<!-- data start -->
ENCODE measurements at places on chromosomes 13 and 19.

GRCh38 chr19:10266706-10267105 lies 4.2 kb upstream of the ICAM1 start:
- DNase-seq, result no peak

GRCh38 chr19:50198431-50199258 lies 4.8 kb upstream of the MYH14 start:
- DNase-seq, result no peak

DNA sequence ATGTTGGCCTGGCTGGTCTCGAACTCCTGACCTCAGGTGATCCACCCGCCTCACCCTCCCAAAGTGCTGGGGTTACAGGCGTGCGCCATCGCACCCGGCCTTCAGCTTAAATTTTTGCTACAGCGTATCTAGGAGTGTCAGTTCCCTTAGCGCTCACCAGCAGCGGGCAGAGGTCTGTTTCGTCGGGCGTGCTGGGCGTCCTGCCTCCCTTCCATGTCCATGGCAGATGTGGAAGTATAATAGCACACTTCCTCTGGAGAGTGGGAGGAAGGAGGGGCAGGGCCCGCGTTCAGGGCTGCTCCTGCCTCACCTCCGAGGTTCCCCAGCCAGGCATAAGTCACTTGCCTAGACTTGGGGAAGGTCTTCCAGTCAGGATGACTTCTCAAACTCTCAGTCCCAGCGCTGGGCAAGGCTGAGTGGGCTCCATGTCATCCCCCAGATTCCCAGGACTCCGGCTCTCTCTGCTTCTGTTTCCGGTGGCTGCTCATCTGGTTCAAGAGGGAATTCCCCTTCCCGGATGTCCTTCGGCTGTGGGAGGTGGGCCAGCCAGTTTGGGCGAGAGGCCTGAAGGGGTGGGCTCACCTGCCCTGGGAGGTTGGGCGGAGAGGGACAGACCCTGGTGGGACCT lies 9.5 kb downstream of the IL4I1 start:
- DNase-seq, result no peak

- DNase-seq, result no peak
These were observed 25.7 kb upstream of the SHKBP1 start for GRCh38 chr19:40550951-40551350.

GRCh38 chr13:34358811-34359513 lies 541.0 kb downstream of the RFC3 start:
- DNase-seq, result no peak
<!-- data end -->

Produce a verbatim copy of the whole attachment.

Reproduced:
ENCODE measurements at places on chromosomes 13 and 19.

GRCh38 chr19:10266706-10267105 lies 4.2 kb upstream of the ICAM1 start:
- DNase-seq, result no peak

GRCh38 chr19:50198431-50199258 lies 4.8 kb upstream of the MYH14 start:
- DNase-seq, result no peak

DNA sequence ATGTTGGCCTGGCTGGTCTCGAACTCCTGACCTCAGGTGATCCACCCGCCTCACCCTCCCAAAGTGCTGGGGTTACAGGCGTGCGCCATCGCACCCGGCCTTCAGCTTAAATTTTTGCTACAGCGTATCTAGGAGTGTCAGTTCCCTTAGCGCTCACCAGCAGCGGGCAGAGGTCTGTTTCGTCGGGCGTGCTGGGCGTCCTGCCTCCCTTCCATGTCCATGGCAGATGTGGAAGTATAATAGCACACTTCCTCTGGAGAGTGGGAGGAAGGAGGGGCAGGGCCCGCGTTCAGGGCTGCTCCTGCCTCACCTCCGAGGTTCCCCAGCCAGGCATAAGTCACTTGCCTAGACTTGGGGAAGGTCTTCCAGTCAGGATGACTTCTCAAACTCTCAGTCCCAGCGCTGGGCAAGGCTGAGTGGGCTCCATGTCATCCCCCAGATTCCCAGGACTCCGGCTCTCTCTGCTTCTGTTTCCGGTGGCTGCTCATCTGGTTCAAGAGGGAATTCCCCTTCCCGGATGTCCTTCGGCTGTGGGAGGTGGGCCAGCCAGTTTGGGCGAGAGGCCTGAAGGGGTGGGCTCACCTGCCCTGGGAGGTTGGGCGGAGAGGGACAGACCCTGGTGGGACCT lies 9.5 kb downstream of the IL4I1 start:
- DNase-seq, result no peak

- DNase-seq, result no peak
These were observed 25.7 kb upstream of the SHKBP1 start for GRCh38 chr19:40550951-40551350.

GRCh38 chr13:34358811-34359513 lies 541.0 kb downstream of the RFC3 start:
- DNase-seq, result no peak